`It shall be a duty of the Secretary of State each year to
allocate to each Regional Health Authority and to each Family Practitioner Committee in England an allocation sufficient to meet the costs of existing services, including the increase in costs arising from pay rises and price inflation on National Health Service purchases.'.— [Mr. Fearn.]
Brought up, and read the First time.
I beg to move, That the clause be read a Second Time.New clause 22 seeks to establish the principle that the Government have a duty to maintain the funding of the NHS at least in real terms. That has not happened in the past. Despite Government rhetoric, often at its most strident during Prime Minister's Question Time, the fact is that the NHS is suffering from cumulative underfunding over the years. For example, the Government have repeatedly argued that their so-called efficiency savings are the same as providing new money for the NHS. That is palpably untrue. The repeated failure of the Government fully to fund NHS pay awards to which they have consented and their failure to recognise the full effect of price rises in NHS supplies have meant that health authorities have been squeezed. People working on the ground know from their own experience that the Government's claims do not reflect reality. Moreover, there are particularly regional problems. The principle of equalising the level of health service available throughout the country is correct, but whereas the resource allocation working party strategy was established on the assumption that the provision would be levelled up, the Government have turned it into a matter of robbing Peter to pay Paul. The new clause would prevent the worst effects of Government policy. I should have liked to write into the new clause a duty for the Government to fund the additional demands for services from the increasing number of elderly people in the population and for improving clinical techniques, generally estimated at about 2 per cent. per year at present. However, the drafting of such a provision would inevitably be complex and almost certainly flawed. Therefore, I have compromised by including the words "at least". The formula set out in the new clause is not intended as a ceiling; it is merely a floor. The purpose of the new clause parallels that of the so-called Rooker-Wise amendment for personal taxation. It sets a basic demand for NHS funding, any breach of which would require primary legislation. We believe that the extra protection which would result from the fear of adverse publicity will protect the NHS generally, and each regional health authority and family practitioner committee in particular, from the worst potential effects of Government policies. I commend the clause to the House.
One effect of the new clause would be to impose on the Secretary of State a statutory obligation to anticipate the effects of NHS pay and price inflation in determining the financial allocations to regional health authorities and family practitioner committees. No sensible employer would ever guarantee to pay in advance all and any pay bill without knowing what it amounted t o. We await the reports of the review bodies on pay, and when they have reported and the various details have been gathered in my right hon. Friend the Prime Minister will make a statement.Generally speaking, the hon. Gentleman should be aware that the new clause, which we reject, would signal a return to volume planning throughout the public sector. The success of the Government's medium-term financial strategy, in particular the reduction of public expenditure as a proportion of gross domestic product, is based on the discipline of cash planning and the adherence, wherever possible, to cash limits. 12.45 am If accepted, the clause would reduce the Government's flexibility in reaching decisions on public expenditure programmes as a whole by pre-empting money for the health services ahead of, for example, programmes for pensions, and would remove the cash planning controls that have been such a successful feature of the Government's management of the economy. In any event, the clause is not practicable. The effects of pay and price inflation cannot be measured until after the end of the financial year in question. My right hon. Friend the Secretary of State could, therefore, perform the statutory duty that would be imposed on him by the clause only by ensuring a substantial margin of over-provision. There has been concern about the uncertainty created because health authorities enter the financial year before the review body recommendations are finalised. We have responded to that. As the Chief Secretary to the Treasury announced on 24 February, the Government are taking steps to change the timetable from 1989 for deciding the pay review body awards to provide greater certainty for health authorities when they draw up their budgets. We hope that decisions on the 1988 awards will be macle shortly, but in future years the timetable will be brought forward and we hope that decisions will be announced by the end of January. The basis of the Government's economic strategy to which I have just referred has given us the low inflation and rapid growth which have enabled us to fund the National Health Service to record levels, to employ record numbers of staff and to look after record numbers of patients, both inside and outside the hospital service. The new clause is uncalled for and not practicable, and I urge the House to reject it.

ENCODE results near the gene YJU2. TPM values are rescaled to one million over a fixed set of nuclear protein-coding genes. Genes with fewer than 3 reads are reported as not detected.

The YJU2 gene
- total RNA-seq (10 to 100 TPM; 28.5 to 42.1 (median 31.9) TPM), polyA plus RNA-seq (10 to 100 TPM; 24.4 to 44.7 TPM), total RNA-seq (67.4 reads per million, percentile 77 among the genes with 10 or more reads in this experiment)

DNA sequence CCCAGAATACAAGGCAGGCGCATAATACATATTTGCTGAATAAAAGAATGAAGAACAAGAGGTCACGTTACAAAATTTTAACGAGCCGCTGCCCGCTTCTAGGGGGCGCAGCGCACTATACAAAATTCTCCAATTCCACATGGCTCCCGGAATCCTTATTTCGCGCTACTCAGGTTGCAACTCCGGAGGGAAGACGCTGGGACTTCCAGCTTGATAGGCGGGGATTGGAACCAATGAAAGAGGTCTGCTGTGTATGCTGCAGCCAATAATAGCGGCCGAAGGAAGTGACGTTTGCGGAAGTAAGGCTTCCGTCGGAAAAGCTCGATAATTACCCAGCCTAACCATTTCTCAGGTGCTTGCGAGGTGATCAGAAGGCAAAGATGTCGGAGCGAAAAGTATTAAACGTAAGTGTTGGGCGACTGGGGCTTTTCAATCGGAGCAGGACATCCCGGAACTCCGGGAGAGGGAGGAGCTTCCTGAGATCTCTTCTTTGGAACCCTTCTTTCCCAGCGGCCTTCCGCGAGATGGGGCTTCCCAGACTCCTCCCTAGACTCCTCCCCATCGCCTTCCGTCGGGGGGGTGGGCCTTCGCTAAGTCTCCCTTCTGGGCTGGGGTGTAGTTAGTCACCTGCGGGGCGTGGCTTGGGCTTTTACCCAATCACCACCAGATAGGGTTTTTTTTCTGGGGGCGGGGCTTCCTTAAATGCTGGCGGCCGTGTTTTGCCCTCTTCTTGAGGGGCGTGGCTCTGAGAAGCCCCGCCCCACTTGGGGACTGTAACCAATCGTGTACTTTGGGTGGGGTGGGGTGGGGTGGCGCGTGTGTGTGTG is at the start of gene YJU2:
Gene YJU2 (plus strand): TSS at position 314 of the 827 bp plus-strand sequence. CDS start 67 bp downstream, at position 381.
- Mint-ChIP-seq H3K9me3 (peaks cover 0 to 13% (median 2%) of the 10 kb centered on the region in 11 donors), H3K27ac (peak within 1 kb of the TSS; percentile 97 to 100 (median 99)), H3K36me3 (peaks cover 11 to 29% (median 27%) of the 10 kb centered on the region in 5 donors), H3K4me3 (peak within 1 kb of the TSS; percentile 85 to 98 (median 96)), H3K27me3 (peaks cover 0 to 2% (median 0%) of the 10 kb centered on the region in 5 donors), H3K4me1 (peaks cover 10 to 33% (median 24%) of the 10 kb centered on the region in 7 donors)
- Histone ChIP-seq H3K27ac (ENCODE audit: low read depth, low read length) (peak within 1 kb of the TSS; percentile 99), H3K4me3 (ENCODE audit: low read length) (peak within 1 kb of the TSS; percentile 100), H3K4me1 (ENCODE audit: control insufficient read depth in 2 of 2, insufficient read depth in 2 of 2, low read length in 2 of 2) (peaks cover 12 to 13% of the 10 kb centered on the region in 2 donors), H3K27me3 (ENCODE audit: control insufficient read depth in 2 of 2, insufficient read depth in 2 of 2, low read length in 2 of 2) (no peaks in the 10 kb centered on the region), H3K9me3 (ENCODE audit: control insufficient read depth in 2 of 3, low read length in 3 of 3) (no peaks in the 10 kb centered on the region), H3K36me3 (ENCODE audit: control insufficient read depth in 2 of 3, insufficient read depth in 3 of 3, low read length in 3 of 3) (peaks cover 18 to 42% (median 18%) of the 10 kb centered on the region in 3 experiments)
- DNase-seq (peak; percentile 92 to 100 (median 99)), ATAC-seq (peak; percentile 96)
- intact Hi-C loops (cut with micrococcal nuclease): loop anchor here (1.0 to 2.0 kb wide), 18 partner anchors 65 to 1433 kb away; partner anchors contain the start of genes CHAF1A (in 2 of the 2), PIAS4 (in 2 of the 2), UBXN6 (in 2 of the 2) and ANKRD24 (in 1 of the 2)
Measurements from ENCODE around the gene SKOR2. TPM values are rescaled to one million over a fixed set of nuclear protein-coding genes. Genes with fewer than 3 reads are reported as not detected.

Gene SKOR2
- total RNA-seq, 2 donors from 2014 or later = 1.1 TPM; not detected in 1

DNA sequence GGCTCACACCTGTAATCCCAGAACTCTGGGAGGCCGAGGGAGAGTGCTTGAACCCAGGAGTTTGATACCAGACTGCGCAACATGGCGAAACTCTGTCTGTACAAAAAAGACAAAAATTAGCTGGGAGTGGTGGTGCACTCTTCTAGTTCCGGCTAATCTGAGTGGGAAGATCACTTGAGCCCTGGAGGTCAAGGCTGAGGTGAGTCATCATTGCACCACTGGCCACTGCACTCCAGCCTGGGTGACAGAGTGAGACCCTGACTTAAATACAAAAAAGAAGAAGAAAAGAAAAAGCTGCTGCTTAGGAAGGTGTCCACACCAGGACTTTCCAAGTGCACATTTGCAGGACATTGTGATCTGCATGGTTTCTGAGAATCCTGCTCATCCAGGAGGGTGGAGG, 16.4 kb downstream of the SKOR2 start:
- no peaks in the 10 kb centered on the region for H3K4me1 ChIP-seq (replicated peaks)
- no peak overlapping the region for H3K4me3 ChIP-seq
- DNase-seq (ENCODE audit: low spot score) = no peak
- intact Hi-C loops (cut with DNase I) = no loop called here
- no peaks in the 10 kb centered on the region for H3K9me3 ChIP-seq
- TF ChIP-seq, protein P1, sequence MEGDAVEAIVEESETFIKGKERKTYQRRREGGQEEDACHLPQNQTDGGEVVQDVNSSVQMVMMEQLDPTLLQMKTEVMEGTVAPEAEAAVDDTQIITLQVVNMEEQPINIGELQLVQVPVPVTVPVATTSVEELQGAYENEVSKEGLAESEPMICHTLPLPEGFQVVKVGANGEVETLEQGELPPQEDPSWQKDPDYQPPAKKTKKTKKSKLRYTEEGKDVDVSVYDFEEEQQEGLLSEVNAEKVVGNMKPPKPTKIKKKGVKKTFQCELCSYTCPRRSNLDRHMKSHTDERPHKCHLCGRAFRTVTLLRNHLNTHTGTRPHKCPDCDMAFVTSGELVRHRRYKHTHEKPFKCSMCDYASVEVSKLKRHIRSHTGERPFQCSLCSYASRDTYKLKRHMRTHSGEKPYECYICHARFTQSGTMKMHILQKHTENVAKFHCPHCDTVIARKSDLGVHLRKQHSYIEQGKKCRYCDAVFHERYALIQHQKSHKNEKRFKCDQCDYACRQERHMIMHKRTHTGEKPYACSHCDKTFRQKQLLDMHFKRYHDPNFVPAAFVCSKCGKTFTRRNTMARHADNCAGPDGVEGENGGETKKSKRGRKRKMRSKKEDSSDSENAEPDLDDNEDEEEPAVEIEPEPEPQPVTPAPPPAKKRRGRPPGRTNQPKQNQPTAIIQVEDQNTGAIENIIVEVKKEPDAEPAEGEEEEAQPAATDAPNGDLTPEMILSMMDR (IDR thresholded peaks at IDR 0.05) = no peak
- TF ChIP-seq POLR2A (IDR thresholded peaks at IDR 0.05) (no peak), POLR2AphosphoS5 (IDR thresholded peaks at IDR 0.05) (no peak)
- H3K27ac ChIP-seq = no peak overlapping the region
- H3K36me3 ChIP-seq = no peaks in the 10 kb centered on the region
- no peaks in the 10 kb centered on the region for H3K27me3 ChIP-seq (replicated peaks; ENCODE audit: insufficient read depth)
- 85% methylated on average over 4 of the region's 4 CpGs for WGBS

Question put and negatived.